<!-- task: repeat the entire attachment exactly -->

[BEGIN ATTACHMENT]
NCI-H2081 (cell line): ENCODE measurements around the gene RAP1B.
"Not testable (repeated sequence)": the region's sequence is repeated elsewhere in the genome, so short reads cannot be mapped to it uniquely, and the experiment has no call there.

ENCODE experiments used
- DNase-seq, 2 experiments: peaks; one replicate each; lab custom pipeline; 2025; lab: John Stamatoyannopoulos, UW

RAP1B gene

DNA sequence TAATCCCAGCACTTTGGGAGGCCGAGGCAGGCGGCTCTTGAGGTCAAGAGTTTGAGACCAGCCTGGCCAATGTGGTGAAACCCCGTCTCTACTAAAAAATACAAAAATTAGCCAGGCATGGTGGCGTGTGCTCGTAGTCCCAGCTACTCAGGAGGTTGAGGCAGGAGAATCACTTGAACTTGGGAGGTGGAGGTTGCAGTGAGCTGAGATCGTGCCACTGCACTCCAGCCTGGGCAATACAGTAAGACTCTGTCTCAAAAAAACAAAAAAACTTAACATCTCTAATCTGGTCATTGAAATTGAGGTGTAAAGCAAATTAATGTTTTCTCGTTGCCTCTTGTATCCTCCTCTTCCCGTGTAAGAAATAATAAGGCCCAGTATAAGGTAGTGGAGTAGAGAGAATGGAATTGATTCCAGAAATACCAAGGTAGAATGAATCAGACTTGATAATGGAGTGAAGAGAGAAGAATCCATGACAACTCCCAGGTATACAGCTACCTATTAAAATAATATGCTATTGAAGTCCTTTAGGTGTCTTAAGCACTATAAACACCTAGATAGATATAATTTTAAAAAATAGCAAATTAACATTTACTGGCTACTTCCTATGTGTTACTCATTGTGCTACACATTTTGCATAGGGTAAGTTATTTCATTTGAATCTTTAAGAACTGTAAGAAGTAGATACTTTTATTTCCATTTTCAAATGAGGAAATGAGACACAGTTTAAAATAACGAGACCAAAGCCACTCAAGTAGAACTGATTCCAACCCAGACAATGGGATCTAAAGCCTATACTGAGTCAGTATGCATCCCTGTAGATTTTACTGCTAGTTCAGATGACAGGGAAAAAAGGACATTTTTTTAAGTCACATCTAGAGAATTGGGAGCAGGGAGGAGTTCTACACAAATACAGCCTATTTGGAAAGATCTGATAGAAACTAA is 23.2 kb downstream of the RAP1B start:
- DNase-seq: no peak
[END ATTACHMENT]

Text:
NCI-H2081 (cell line): ENCODE measurements around the gene RAP1B.
"Not testable (repeated sequence)": the region's sequence is repeated elsewhere in the genome, so short reads cannot be mapped to it uniquely, and the experiment has no call there.

ENCODE experiments used
- DNase-seq, 2 experiments: peaks; one replicate each; lab custom pipeline; 2025; lab: John Stamatoyannopoulos, UW

RAP1B gene

DNA sequence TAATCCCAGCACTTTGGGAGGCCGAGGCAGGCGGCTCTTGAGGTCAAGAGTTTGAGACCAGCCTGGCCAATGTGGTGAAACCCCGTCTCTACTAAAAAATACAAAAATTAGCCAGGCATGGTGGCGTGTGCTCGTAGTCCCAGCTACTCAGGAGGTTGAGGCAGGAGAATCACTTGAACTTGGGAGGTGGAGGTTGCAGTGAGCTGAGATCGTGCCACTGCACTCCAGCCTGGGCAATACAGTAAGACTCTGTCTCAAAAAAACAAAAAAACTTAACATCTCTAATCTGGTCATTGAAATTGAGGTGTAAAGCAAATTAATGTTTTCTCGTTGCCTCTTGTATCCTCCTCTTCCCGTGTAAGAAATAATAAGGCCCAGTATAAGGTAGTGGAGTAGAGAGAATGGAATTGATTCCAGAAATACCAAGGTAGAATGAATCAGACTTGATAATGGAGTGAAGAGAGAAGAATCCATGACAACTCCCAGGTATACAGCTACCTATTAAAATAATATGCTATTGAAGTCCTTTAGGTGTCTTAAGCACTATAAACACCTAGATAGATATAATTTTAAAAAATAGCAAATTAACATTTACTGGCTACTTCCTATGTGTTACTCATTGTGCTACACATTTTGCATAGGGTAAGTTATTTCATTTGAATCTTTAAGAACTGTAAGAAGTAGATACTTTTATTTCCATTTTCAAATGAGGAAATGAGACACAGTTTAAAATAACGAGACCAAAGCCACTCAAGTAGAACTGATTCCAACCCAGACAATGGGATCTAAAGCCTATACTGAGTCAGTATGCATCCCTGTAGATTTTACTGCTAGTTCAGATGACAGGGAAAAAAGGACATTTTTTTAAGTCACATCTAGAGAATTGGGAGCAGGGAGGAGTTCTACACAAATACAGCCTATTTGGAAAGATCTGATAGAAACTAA is 23.2 kb downstream of the RAP1B start:
- DNase-seq: no peak